Historian Doris Kearns Goodwin’s last book, the wildly successful Team of Rivals (2005), offered an account of Abraham Lincoln’s presidency that took over contemporary pop culture. It was praised by President Obama, made into a movie by Steven Spielberg, and continues to come up in political discussions. Her new book, The Bully Pulpit: Theodore Roosevelt, William Howard Taft, and the Golden Age of Journalism (Simon & Schuster, Nov.) centers around two very different presidents, Theodore Roosevelt and William Howard Taft, but seems destine for the same success.
Was it inevitable that a President would come along and use the press in the way that Roosevelt did or was it something particular to him?
Roosevelt lived in were a period of shifting media. In the 19th century partisan papers and editors were very important. Then with publications like McClure’s a new generation of college educated journalists began to rise. These publications were cheap. The average person could buy them. The information was reaching more people than ever before. There was a mutual respect between Roosevelt and the press. He was a writer. He could take the criticism without being sensitive to it. For example, when he published his account of his time in Cuba, Peter Finley Dunne said he should have called it ‘Alone in Cuba’ since it focused so much on himself. In response, Roosevelt invited him to a meeting to discuss the Spanish-American War.
Why aren’t there more books about Taft? Is his story too married to Roosevelt?
Roosevelt dominated the early decades of the 20th century. There is very little about Taft out there. He was in Roosevelt’s cabinet, he was a Supreme Court Justice, and he was fat. But that’s about it. The relationship between Taft and Roosevelt was so much deeper than has been discussed. There was deep heartbreak when they parted politically. Their friendship was very important to both of them. It’s a lot of fun to deal with someone less known. The problem with Lincoln is that there are hundreds of books on him. Roosevelt too. It is good to focus on someone relatively unknown.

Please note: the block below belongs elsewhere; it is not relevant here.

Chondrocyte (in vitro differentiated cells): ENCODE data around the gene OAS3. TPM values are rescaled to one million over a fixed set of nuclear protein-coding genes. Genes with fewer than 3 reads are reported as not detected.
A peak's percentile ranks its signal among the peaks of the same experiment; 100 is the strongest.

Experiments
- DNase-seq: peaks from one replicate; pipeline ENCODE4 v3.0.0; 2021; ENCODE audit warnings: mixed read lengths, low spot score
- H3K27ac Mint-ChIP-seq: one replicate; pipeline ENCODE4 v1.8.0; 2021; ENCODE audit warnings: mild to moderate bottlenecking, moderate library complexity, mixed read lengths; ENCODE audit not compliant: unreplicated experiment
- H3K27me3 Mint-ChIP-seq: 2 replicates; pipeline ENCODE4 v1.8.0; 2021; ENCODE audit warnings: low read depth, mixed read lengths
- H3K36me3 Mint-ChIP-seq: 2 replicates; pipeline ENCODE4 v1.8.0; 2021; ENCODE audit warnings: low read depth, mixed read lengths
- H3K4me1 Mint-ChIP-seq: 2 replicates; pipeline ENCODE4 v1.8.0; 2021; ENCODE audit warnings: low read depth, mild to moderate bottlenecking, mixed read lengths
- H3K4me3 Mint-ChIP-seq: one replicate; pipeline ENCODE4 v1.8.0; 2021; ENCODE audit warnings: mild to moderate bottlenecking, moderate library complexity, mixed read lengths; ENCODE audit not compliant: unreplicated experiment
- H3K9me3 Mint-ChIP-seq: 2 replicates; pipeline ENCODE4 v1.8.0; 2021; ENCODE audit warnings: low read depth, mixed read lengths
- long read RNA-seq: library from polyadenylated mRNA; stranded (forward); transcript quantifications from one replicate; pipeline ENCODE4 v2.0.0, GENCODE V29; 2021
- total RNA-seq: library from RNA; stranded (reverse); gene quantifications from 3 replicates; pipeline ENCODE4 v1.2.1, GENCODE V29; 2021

Nellie Taft and Edith Roosevelt are fascinating counterparts to their husbands. Do you think it’s time that we re-examine our history for women’s stories we haven’t heard?
The three central women in the book represent the different choices women in the 19th century had. Edith was a housewife. She sought a traditional life. Nellie was unconventional. She smoked, she was ambitious. In Taft, she found a partner who valued those things. At a young age Ida Tarbell vowed to never be married. She chose her own ambition and work. Today there are paths that allow these choices to be blended together. Past biographers would rarely mention the wives of subjects, even though they have huge impacts. Today we care about those behind the scenes stories. These new ways to look at history; poor history, women’s history, minority history. These views strengthen the discipline. It’s a fuller story.
You parallel the rise of McClure’s and ‘muckraking’ with Roosevelt’s career. This mutually beneficial relationship has become very important to today’s politics. What are the downsides to that legacy and relationship?
What was special about that time was that journalists had freedom and time to investigate stories. They were allowed to take months, years, to research. There are fewer outlets with the resources to devote to this today. And do we have the attention span for it? There is too much fragmentation in media. Topics turn over quickly. Ida Tarbell’s work was viewed all over the country; it became the focus of discussion. Would everyone discuss it now? It is very important that the press remains. That reporting and investigating continue. But it is harder to do it.
As a historian I would guess you were unprepared for the level of attention Team of Rivals received. Has it changed your process? Has it made you too aware of the present?
Team of Rivals is an example of timing and fate. It came out and was a bestseller, but there were waves of attention. Initial publication, the movie, and President Obama’s interest. The film process makes one aware of the visual. It’s another layer of writing. It has made it easier to understand how to write scenes. The Republican Convention in 1912 is an example; making sure the gunfights were in there. Many felt there were too many people to keep track of in Team of Rivals. Learning to let the story unfold between Roosevelt and Taft first before adding others was very important this time around. Writing is a learning process.